Human All of these exciting developments would come to greater fruition on 1991's pivotal Human LP, but, given the acrimonious conditions that had plagued the Spiritual Healing tour (Schuldiner literally went AOWL, leaving Butler and Andrews to fulfill the band's extensive European engagements with the help of their roadies!), it's a wonder Death survived long enough to record it. In his obsessive quest for perfection and constant evolution, the obstinate Schuldiner had once again pushed his bandmembers as far as their musical abilities could take them, thus mandating that an entirely new group of players be cast to enact the next chapter in his grand scheme. Sure enough, the sessions for Human convened a super-gifted ensemble for the ages, namely guitarist Paul Masvidal and drummer Sean Reinert of then still unsigned death/fusion sensations Cynic, and fretless Bay Area bass wonder Steve DiGiorgio, who was borrowed from Sadus for recording purposes only. This release, along with the even more commercially successful Arise by Brazilians Sepultura helped ensure that 1991 should go down as year one of death metal's world saturation. At least in its original form, as hordes of gifted new upstarts such as the aforementioned Cynic and Obituary, technical demons Morbid Angel and Deicide, death/jazz experimentalists Atheist, Long Island natives Suffocation, and an entire horde of burgeoning Swedish upstarts, were even then undertaking to rewrite the rule book and challenge elder statesmen like Death for genre supremacy.
Individual Thought Patterns Not to be outdone, Schuldiner simply upped the ante yet again, continually re-inventing his sound time and time again, even as he refused to compromise its brutal core values. As proof, both 1993's Individual Thought Patterns and 1995's Symbolic would continue to introduce staggering advancements into the group's sound. The first took Human's blinding technicality to the next level, while benefiting from the distinctive fretwork of ex-King Diamond guitarist Andy LaRocque, whose six-string duels with Schuldiner rank among the most exciting of Death's long career. The second simplified song structures somewhat, but benefited from dense harmonies contributed by the less flashy, but equally effective Bobby Koelble, resulting in Death's most infectiously melodic album ever. And perhaps best of all for extreme metal fans, former Dark Angel behemoth Gene Hoglan lent his inimitable percussive talents to both LP's, forging an unlikely pairing with Schuldiner that remains the stuff of death metal dreams come true. Not surprisingly, this trio of albums continues to vie for fans and critics' hearts as Death's greatest achievements. How ironic then that Schuldiner himself was beginning to grow tired of death metal's much expanded framework.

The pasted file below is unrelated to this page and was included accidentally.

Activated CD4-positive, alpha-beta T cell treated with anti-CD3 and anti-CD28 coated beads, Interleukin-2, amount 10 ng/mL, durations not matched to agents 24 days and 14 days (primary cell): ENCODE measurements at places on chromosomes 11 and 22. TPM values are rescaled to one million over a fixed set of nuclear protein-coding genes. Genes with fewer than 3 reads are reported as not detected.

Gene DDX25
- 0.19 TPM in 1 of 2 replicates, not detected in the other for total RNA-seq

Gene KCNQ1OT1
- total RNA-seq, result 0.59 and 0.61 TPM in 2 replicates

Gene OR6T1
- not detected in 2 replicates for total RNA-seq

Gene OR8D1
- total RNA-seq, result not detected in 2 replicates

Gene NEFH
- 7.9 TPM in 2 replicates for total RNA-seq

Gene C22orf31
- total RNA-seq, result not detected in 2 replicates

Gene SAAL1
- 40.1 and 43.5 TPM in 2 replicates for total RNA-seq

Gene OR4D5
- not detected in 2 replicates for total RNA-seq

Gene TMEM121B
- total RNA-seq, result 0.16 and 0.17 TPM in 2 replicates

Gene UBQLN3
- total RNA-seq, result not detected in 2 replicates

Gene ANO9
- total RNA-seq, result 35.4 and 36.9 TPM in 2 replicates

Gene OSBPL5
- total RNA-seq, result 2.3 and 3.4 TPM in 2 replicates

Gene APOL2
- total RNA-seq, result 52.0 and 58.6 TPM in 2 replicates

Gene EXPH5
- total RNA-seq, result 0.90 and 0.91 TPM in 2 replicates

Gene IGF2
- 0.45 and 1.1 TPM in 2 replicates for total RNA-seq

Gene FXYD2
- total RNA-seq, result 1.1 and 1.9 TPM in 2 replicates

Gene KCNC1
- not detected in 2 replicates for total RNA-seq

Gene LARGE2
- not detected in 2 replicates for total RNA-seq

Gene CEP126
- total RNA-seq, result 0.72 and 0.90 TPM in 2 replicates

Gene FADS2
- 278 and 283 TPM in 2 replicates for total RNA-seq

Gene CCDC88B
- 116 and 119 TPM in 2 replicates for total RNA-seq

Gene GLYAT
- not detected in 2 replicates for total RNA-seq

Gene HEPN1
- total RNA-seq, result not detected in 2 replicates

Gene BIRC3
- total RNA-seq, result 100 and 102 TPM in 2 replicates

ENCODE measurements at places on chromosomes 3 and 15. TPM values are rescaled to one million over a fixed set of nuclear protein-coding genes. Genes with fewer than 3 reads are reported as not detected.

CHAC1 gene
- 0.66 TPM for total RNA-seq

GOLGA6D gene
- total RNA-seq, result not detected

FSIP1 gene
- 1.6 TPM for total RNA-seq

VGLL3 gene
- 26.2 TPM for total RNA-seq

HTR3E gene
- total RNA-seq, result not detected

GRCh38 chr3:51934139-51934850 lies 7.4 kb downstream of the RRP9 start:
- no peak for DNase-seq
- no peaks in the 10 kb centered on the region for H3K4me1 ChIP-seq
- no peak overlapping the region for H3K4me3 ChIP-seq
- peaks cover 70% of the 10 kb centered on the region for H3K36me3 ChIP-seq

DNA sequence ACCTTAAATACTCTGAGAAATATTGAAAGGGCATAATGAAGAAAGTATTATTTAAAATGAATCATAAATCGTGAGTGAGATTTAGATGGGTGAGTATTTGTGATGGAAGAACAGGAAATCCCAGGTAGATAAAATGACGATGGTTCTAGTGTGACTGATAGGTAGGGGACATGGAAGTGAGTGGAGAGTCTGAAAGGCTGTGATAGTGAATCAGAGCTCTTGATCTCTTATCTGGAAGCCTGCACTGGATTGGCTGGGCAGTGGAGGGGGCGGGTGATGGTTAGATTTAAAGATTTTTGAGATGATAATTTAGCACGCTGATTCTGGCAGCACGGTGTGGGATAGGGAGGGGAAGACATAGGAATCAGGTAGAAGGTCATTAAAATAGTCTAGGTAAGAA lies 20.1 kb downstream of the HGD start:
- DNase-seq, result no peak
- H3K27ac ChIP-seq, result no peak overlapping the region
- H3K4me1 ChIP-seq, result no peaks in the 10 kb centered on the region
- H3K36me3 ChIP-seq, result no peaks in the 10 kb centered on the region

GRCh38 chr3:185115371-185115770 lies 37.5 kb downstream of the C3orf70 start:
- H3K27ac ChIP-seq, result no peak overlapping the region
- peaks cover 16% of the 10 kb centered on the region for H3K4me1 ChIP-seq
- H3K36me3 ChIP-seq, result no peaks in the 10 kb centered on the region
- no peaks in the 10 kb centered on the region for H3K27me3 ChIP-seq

The Sound of Perseverance But that was exactly the case come 1996, by which time Death's chief architect was hungry for a creative outlet in which to express his more mainstream heavy metal songwriting. Claiming his own voice as too limited for what he had in mind, Schuldiner shocked the heavy metal community by disbanding Death and announcing his plans for an entirely new band, to be named Control Denied. But the new project took longer than expected to get off the ground, so Schuldiner decided to backtrack and record one final envelope-pushing album under the Death franchise, resulting in 1998's quite stellar The Sound of Perseverance. As might have been expected, he was once again backed up by an entirely new band, this time consisting of relative unknowns like guitarist Shannon Hamm, bassist Scott Clendenin, and drummer Richard Christy (later of Howard Stern fame). Following this release, Schuldiner finally felt ready to move forward with the Control Denied concept in earnest, and the new quintet (featuring many old accomplices and a full-time lead vocalist in Tim Aymar) unleashed their The Fragile Art of Existence debut in the fall of 1999. The music was certainly a departure for Death's orphaned fan base, but, at least in Schuldiner's eyes, everything was going to plan…until tragic fate intervened.
In early 2000, Schuldiner was diagnosed with a malignant brain-stem tumor and immediately underwent emergency surgery to remove it. All musical plans were put on hold as Death's mastermind fought for his life amid ever-mounting medical bills (like most professional musicians, he had no health insurance), some of which were luckily alleviated by the heavy metal community's outpouring of support by way of numerous benefit concerts. Over the ensuing two years, the true state of his health was often mired in mystery, and, even though he was occasionally rumored to be on the path to recovery, all hopes were ultimately and cruelly dashed on December 13, 2001, when Chuck Schuldiner succumbed to cancer at the age of 33. Like any headstrong leader, Schuldiner's tyrannical monopoly over Death's brilliant career is forever guaranteed to evoke adverse opinions about his character, ranging from the resentful accusations of disgruntled former employees, to the words of loving praise of willing collaborators. But, now that the dust has settled, neither point of view matters nearly as much as Chuck Schuldiner and Death's enduring recorded legacy, which will doubtless forever remain inextricably linked, synonymous even, with the death metal genre.